“We cannot change anything unless we accept it.” ―Carl Jung
Accepting fully who we are will bring us naturally into balance
While the tradition of making a resolution in the new year is a secular practice primarily in the west, it is practiced all over the world and considered a positive practice. But this practice not only robs us of our power, it can stunt our growth and can actually be dangerous. In order to effect real change in the self, we must accept that part of us fully. Every single aspect of the self is there to inform us. If we try to expel our bad behaviors before we understand them, they will surely return and latch on more stubbornly.
Sitting with our pain will inform us of our story
If we sit with the pain of what we term bad behaviors, lack of reaching our goals, or other desires, we can learn from it. Sitting with our pain is simply letting it occur without judgment. For decades I struggled with an eating disorder. While I went to therapy and went back to my past, I had a mixed bag of success. I harshly judged the behavior while working tirelessly to change it, which proved fruitless. When I let myself sit in my pain by allowing the feelings to come without judgment, I could ask myself why this behavior existed and what I needed to learn from it. I discovered that I ate when my mother and father would fight, when voices escalated and when anger turned violent in my home. The practice of filling my stomach up was my eight year old way of feeling safe. The deeper lesson was that I never learned how to handle conflict as a adult, slipping into the comfort of food to feel safe.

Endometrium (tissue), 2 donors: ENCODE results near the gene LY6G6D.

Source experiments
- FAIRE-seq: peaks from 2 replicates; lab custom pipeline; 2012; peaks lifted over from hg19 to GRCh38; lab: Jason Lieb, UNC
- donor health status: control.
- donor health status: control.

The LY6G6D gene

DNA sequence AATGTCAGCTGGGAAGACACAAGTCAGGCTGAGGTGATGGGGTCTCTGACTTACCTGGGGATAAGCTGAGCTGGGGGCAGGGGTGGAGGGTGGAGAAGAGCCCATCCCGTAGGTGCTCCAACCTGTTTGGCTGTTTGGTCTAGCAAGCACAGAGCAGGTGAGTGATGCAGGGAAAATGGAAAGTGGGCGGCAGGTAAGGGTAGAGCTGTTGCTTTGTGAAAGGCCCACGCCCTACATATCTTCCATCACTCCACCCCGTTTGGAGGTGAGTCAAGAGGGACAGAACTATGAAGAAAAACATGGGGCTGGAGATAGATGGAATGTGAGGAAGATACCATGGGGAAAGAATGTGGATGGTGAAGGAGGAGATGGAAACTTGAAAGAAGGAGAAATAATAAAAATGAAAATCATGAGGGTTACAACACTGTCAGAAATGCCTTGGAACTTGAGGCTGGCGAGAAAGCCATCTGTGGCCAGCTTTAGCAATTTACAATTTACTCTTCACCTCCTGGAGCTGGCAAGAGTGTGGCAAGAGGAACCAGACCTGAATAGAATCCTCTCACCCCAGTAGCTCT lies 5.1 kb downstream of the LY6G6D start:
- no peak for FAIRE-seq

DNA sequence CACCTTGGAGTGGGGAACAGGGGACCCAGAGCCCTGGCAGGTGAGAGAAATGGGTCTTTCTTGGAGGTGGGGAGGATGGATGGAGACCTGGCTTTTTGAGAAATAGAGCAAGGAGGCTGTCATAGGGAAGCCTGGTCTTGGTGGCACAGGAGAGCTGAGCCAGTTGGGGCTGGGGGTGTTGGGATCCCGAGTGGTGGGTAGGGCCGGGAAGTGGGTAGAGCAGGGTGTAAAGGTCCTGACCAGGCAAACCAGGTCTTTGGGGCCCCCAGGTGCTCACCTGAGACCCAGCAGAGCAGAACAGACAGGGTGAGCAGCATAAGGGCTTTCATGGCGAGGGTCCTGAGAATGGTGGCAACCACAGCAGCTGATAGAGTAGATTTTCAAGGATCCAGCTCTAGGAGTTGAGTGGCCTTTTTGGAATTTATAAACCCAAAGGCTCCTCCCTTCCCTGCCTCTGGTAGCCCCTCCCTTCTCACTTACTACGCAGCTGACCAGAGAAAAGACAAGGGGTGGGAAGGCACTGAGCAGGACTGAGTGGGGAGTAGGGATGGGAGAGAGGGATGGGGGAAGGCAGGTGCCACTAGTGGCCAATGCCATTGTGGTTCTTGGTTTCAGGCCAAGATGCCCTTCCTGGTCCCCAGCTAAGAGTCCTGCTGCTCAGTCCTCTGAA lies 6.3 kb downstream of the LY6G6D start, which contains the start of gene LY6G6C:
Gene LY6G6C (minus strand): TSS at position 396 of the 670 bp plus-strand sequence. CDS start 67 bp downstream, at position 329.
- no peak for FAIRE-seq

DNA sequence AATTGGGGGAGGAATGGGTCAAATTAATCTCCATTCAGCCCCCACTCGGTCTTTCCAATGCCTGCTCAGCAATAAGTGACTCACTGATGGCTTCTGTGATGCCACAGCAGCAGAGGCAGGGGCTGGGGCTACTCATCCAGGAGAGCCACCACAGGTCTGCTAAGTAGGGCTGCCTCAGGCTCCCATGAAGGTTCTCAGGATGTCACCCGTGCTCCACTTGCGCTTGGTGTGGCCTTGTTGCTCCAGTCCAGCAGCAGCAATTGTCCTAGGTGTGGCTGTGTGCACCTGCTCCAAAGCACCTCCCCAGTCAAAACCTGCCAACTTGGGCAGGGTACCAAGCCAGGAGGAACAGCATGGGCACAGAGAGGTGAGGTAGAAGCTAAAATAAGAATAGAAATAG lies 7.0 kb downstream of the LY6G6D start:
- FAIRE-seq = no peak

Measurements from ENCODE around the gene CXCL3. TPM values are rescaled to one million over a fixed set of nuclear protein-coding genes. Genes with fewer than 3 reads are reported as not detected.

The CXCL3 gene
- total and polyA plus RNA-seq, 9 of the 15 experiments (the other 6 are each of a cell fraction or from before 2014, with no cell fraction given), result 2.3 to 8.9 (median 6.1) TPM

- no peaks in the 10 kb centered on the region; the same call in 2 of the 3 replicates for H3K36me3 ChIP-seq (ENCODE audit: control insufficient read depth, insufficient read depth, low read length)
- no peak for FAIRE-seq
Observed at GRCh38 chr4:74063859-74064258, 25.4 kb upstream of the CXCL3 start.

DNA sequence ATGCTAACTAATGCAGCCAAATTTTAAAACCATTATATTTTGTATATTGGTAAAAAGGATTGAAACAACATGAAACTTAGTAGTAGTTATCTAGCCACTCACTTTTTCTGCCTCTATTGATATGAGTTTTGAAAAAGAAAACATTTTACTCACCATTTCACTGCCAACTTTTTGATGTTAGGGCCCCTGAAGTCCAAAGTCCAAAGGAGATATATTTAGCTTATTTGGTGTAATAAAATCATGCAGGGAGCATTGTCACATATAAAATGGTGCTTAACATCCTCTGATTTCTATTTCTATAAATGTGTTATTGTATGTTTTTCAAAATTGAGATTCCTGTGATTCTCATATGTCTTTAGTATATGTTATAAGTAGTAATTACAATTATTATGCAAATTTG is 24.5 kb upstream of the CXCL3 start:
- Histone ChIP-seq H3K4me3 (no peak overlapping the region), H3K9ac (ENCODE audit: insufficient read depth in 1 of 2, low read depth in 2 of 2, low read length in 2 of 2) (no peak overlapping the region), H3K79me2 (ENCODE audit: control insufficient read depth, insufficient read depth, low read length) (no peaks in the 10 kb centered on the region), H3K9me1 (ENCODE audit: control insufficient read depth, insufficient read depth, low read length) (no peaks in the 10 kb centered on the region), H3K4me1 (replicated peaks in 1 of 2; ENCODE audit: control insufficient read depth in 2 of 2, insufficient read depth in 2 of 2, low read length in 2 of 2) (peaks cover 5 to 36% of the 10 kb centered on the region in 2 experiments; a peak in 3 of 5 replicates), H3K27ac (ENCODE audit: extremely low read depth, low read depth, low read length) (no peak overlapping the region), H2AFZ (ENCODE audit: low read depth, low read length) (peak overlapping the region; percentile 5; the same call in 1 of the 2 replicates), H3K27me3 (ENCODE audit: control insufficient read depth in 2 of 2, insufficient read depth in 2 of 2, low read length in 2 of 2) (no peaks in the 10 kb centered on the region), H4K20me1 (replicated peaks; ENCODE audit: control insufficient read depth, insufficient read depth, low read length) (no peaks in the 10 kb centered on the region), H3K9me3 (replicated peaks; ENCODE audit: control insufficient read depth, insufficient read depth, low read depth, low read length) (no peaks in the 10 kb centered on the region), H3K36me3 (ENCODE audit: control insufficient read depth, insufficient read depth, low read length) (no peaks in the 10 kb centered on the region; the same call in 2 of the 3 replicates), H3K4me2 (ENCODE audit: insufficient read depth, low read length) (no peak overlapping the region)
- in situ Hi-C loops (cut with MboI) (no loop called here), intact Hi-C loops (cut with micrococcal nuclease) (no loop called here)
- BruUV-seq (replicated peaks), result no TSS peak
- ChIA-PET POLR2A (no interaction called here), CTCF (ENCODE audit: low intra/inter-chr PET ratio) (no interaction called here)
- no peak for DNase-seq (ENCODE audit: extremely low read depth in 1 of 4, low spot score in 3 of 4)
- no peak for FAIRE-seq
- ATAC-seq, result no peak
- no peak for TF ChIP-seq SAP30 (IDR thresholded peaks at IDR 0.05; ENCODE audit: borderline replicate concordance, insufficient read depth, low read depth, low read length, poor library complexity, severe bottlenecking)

Knowing the lesson of our story will naturally shift our actions
We cannot accept ourselves if we do not know ourselves. We cannot love ourselves if we do not accept ourselves. Courageously opening to look at our stories wholly instead of pushing the symptoms of our pain away is the only way to bring about lasting change. Once we understand our stories, we can acknowledge and have gratitude for the behaviors we may have called "bad" and lovingly release them. Once I learned I had not grown from my childhood way of dealing with conflict and began to deal with conflict in a mature way, the symptoms of that lack healed and caused me to have a healthier diet.
Our struggles are important indicators of who we are. Focusing on that 20 pounds, our procrastination, or our deepest desires when we set a resolution in the new year is like turning off a valuable internal indicator. So this new year, instead of banishing bad behavior or vowing to engage in a favorable practice, ask yourself what is the origin of your story. The answer may surprise you, and the result of shifting into a healthy sense of self will be enduring.